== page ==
Follow-up visits were scheduled at 3, 6, 12, 18, 24, 36, 48 and 60 months following the end of adjuvant chemotherapy.

Statistical analysis

The primary endpoint of the study was pCR rate. In the medical literature, phase II studies of capecitabine and RT suggest a pCR rate in the range of 4-31%, while in our published study the pCR rate was approximately 9%. We aimed to evaluate whether a 23% pCR rate could be achieved by adding bevacizumab to standard preoperative treatment. Setting 10% as the lowest pCR rate of interest, and with alpha error of 5% and power of 80%, at least 50 evaluable patients were needed (calculated using power sample calculation, for two samples, percentages, α = 5%, 1-β = 20%). Assuming that ≥10% of patients would not be evaluable, the estimated sample size required was at least 60 patients.

Statistics were descriptive and all data were analysed using the SPSS statistical software package, version 13 (SPSS Inc., Chicago, IL, USA).


Patient characteristics and treatment rates

Between February 2009 and March 2010, a total of 61 patients were recruited. Patients' baseline and disease characteristics are summarized in Table 1. Three patients (4.9%) presented with stage T2 disease, 53 (86.9%) with stage T3, 5 (8.2%) with stage T4; lymph node involvement was detected in 49 patients (80.3%). The most frequent MRI staging was uT3N+ (67%). In 28 patients (45.9%) the tumour invaded the mesorectal fascia and in half of the patients (50%) the primary tumour was sited ≤5 cm from the anal verge.

Table 1 Patients' baseline and disease characteristics

All patients received neoadjuvant chemoradiotherapy plus bevacizumab. Treatment was terminated in one patient as a result of withdrawal of informed consent following four weeks of treatment. All other patients received 100% of the expected radiation treatment. Treatment interruption was necessary for 7 patients (11.6%) because of grade 2 (n = 2) and grade 3 (n = 3) leucopenia, grade 3 diarrhoea (n = 1), and grade 3 (n = 1) and grade 4 (n = 1) vascular toxicity. Other grade 3 toxicities included dermatitis (n = 6), proteinuria (n = 4) and hypertension (n = 1). There were no treatment-related deaths during the study.

RT was interrupted for 2-7 days as a result of treatment (median interruption: 2 days), while 56 patients (91%) received 95-100% of the designated chemotherapy dose. Overall, 58 patients (95.1%) received all four infusions of bevacizumab while the remaining 3 patients received three infusions.

Treatment-related toxicities

The frequency and grade of treatment-related acute toxicities are summarised in Table 2. The most frequent adverse event reported with chemoradiotherapy was grade 2 and 3 radiodermatitis. During treatment, 25 patients lost weight; the maximum body weight loss was 6.5% (median 3.3%). Of the remaining patients, 26 maintained a constant weight and nine experienced a weight increase of up to 5% (median: 2.4%).

Table 2 Acute toxicities occurring during preoperative chemoradiotherapy

Surgery rates and outcomes

All patients underwent definitive surgery, although one patient revealed distant metastases after completion of chemoradiotherapy. Surgery was performed 25 to 79 days (median: 55 days) after the last day of chemoradiotherapy. Exploratory surgery was performed in only 1 patient because of a large, unresectable T4 tumour with peritoneal carcinomatosis. The median hospital stay for surgery was 11 days (range: 7-32 days).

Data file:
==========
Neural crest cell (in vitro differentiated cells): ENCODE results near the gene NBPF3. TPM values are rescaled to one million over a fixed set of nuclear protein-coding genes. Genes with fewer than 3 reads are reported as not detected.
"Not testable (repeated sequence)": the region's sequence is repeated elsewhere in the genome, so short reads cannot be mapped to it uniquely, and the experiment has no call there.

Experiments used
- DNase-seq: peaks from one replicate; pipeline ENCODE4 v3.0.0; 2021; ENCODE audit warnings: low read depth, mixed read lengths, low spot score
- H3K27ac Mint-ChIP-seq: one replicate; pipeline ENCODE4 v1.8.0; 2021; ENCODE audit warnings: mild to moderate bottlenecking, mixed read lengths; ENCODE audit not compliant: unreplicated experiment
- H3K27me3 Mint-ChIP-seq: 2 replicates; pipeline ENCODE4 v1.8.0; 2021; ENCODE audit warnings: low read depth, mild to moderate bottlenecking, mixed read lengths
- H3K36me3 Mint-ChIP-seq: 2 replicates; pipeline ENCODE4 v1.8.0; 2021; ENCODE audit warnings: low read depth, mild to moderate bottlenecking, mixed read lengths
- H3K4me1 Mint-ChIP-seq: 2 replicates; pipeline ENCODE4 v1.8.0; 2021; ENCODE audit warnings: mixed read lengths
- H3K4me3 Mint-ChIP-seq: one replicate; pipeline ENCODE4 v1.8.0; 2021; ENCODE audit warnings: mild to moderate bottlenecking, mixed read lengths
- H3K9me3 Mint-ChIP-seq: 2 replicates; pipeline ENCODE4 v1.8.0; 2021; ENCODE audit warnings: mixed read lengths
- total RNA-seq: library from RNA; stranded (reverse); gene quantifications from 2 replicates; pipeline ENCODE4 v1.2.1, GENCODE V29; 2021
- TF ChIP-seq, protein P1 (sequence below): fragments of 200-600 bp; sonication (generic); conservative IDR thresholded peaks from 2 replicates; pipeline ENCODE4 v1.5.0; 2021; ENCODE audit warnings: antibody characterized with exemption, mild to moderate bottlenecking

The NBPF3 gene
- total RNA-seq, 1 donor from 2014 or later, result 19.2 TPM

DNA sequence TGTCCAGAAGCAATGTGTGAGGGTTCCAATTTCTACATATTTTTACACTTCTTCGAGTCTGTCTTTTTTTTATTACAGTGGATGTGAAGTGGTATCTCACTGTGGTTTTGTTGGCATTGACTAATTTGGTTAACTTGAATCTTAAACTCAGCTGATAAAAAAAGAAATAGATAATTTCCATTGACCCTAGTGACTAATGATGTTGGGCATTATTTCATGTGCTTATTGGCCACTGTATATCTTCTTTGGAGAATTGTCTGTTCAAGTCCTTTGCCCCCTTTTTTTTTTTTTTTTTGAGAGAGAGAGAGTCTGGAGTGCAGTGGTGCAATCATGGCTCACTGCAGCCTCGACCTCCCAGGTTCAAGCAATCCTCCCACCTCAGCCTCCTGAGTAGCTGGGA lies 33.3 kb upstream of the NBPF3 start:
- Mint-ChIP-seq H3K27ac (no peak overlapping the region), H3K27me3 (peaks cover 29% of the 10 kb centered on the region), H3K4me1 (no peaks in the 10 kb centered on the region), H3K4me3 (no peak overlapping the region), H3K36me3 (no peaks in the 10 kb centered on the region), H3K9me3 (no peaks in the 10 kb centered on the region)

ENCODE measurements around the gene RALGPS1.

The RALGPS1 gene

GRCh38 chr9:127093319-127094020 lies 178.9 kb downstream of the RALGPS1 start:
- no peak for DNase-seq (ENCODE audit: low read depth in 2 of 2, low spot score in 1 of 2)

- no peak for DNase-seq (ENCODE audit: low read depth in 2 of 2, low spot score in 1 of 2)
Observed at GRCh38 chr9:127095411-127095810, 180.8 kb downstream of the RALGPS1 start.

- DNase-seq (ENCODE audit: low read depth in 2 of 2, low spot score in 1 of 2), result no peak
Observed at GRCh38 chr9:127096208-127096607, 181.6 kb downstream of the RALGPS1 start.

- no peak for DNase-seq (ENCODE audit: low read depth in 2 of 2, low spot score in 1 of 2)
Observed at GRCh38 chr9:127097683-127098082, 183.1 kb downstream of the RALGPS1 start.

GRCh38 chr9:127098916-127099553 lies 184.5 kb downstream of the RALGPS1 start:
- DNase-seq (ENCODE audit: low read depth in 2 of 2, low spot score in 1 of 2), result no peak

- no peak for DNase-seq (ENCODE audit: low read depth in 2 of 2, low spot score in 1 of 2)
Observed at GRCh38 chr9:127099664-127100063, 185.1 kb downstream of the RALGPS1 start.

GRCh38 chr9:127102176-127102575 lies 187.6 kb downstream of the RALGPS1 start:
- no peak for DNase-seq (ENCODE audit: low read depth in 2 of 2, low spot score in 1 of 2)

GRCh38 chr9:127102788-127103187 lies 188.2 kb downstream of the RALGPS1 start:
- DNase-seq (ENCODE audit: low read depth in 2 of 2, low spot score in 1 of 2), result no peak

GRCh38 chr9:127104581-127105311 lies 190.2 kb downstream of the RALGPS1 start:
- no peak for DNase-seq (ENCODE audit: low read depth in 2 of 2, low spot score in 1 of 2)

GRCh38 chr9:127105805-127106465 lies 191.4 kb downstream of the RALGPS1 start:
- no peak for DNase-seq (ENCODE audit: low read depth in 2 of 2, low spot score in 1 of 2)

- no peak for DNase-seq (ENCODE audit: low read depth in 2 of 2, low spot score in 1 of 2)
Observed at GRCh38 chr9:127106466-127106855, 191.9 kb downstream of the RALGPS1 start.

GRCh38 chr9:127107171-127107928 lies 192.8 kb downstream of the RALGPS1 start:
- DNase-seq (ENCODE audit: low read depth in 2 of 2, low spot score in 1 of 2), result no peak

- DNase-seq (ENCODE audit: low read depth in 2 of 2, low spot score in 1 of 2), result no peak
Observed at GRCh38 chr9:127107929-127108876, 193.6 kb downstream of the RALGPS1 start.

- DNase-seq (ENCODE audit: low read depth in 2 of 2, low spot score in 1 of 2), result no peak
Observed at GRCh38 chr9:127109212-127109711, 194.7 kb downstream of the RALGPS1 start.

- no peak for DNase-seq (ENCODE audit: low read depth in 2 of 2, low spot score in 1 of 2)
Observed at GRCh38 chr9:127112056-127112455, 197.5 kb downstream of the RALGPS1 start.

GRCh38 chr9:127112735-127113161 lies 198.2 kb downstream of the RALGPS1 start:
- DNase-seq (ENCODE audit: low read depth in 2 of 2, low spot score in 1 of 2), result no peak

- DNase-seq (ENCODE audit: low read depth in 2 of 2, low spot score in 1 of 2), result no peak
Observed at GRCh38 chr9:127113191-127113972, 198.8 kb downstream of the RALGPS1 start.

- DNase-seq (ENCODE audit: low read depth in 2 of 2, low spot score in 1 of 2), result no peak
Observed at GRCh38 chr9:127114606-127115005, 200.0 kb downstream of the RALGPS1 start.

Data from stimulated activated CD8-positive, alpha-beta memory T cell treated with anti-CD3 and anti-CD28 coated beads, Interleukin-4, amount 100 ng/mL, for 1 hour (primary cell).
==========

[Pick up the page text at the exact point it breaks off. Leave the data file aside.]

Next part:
Radical resection was achieved in 57 patients (95%) and 42 patients (70%) underwent sphincter-preserving surgery. A temporary stoma was created in 41 patients. In one patient pathohistological examination of the surgical specimen revealed malignant melanoma; this patient was considered misdiagnosed and excluded from the efficacy analysis.

Pathological TNM stages in relation to preoperative TNM status are presented in Table 3. TRG 4 (pCR) was recorded in 8/60 patients (13.3%) and TRG 3 in 9/60 patients (15.0%). T-, N- and overall downstaging rates were 46.7%, 65.0% and 75.0%, respectively.

Table 3 Distribution of postoperative pathological TMN stages compared with pretreatment clinical stages (n = 60)

KRAS mutations were found in 20 (33.9%) out of 59 bioptic tumour samples obtained before preoperative treatment. KRAS status was not associated with pathological response.

In total, 38 patients (62.3%) developed perioperative complications. The most frequent were delayed wound healing (n = 18, 30.0%), infection/abscess (n = 12, 20.0%) and anastomotic leakage (n = 7, 11.7%). Six patients required surgical re-intervention for anastomotic leakage (n = 3), abdominal abscess (n = 2) and pneumothorax (n = 1). There were no perioperative deaths. A summary of perioperative toxicity is shown in Table 4.

Table 4 Perioperative adverse events (n = 60)

Postoperative chemotherapy was administered to 51 (83.6%) patients. Reasons for not administering adjuvant chemotherapy were: progression of the disease (n = 2), misdiagnosis (n = 1); withdrawal from study (n = 1); > 8 week interval between the operation and adjuvant therapy (n = 1); and postoperative complications (n = 5). Postoperative chemotherapy comprised capecitabine 1250 mg/m2 on Days 1-14 every 3 weeks for 4 or 6 cycles. A total of 42 patients received all planned cycles. Two patients only received 3 cycles because of disease progression (n = 1) and death because of pulmonary thromboembolism (n = 1); 2 patients only received 2 cycles because of diarrhoea and dehydration (n = 1) and nonspecific chest pain (n = 1); and 3 patients only received 1 cycle because of the development of presacral abscesses (n = 2) and nonspecific chest pain (n = 1).